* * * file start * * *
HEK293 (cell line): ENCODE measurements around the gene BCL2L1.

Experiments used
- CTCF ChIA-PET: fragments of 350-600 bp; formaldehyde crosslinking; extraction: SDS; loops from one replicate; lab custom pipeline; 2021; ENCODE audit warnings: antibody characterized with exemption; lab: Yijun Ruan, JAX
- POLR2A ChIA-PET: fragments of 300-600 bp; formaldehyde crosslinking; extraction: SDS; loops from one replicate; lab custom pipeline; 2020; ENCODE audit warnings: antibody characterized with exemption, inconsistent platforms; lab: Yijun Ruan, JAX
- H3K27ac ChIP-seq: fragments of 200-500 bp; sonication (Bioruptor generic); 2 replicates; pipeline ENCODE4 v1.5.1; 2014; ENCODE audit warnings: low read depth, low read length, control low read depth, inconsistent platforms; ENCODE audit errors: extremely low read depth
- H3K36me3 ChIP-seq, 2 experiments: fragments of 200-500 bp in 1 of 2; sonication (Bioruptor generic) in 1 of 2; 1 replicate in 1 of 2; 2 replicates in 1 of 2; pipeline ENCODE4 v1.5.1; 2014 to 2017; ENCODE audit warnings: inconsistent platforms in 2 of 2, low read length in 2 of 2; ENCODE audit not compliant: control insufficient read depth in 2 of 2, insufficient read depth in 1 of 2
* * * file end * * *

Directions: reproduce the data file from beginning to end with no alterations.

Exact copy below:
HEK293 (cell line): ENCODE measurements around the gene BCL2L1.

Experiments used
- CTCF ChIA-PET: fragments of 350-600 bp; formaldehyde crosslinking; extraction: SDS; loops from one replicate; lab custom pipeline; 2021; ENCODE audit warnings: antibody characterized with exemption; lab: Yijun Ruan, JAX
- POLR2A ChIA-PET: fragments of 300-600 bp; formaldehyde crosslinking; extraction: SDS; loops from one replicate; lab custom pipeline; 2020; ENCODE audit warnings: antibody characterized with exemption, inconsistent platforms; lab: Yijun Ruan, JAX
- H3K27ac ChIP-seq: fragments of 200-500 bp; sonication (Bioruptor generic); 2 replicates; pipeline ENCODE4 v1.5.1; 2014; ENCODE audit warnings: low read depth, low read length, control low read depth, inconsistent platforms; ENCODE audit errors: extremely low read depth
- H3K36me3 ChIP-seq, 2 experiments: fragments of 200-500 bp in 1 of 2; sonication (Bioruptor generic) in 1 of 2; 1 replicate in 1 of 2; 2 replicates in 1 of 2; pipeline ENCODE4 v1.5.1; 2014 to 2017; ENCODE audit warnings: inconsistent platforms in 2 of 2, low read length in 2 of 2; ENCODE audit not compliant: control insufficient read depth in 2 of 2, insufficient read depth in 1 of 2